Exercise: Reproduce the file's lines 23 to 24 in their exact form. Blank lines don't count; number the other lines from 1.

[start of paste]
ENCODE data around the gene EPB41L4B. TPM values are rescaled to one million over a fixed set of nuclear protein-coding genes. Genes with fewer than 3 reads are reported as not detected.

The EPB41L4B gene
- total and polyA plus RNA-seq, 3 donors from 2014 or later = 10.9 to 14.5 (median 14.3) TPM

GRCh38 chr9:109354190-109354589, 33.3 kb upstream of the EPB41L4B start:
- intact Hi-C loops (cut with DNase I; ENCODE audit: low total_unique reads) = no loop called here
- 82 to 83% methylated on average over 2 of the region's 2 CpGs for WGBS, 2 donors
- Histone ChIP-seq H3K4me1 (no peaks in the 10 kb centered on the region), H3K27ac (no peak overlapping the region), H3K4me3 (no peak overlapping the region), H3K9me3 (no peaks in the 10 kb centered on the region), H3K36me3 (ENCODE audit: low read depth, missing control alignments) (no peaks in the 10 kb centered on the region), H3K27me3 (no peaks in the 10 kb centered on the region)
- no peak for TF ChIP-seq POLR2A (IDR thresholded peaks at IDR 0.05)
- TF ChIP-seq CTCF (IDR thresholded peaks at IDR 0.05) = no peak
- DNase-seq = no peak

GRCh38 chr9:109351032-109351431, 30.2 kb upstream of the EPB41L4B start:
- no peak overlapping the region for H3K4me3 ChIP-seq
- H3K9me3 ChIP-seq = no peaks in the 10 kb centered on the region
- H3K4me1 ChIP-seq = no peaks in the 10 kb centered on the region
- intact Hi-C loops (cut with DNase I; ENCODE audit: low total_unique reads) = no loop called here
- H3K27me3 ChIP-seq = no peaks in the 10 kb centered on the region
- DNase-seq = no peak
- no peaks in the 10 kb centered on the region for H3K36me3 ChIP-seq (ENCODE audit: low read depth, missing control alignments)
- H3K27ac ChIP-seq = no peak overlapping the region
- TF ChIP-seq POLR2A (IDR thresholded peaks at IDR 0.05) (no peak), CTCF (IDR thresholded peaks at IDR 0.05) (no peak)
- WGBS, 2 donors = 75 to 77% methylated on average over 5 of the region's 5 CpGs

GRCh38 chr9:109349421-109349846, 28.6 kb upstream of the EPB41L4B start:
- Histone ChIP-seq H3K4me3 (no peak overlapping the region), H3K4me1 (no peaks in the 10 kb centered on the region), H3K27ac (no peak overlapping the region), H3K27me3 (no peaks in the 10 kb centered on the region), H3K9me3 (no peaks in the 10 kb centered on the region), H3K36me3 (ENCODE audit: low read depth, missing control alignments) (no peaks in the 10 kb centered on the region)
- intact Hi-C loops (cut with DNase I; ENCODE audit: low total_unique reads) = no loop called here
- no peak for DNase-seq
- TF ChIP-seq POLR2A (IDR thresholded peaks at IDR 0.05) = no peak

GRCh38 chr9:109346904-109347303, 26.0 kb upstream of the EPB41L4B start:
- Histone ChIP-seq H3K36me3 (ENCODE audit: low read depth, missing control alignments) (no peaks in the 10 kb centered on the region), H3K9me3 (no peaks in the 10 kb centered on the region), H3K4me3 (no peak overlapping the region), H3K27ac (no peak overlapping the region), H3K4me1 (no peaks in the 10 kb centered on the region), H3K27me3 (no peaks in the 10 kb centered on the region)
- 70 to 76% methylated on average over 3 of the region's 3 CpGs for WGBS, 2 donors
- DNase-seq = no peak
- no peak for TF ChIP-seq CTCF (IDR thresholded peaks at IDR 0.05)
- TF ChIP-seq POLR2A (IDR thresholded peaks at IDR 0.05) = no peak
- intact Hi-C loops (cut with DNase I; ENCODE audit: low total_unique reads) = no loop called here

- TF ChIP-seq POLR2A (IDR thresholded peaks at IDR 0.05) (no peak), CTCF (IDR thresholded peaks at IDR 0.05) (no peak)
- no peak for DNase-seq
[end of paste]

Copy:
- Histone ChIP-seq H3K4me3 (no peak overlapping the region), H3K4me1 (no peaks in the 10 kb centered on the region), H3K27ac (no peak overlapping the region), H3K27me3 (no peaks in the 10 kb centered on the region), H3K9me3 (no peaks in the 10 kb centered on the region), H3K36me3 (ENCODE audit: low read depth, missing control alignments) (no peaks in the 10 kb centered on the region)
- intact Hi-C loops (cut with DNase I; ENCODE audit: low total_unique reads) = no loop called here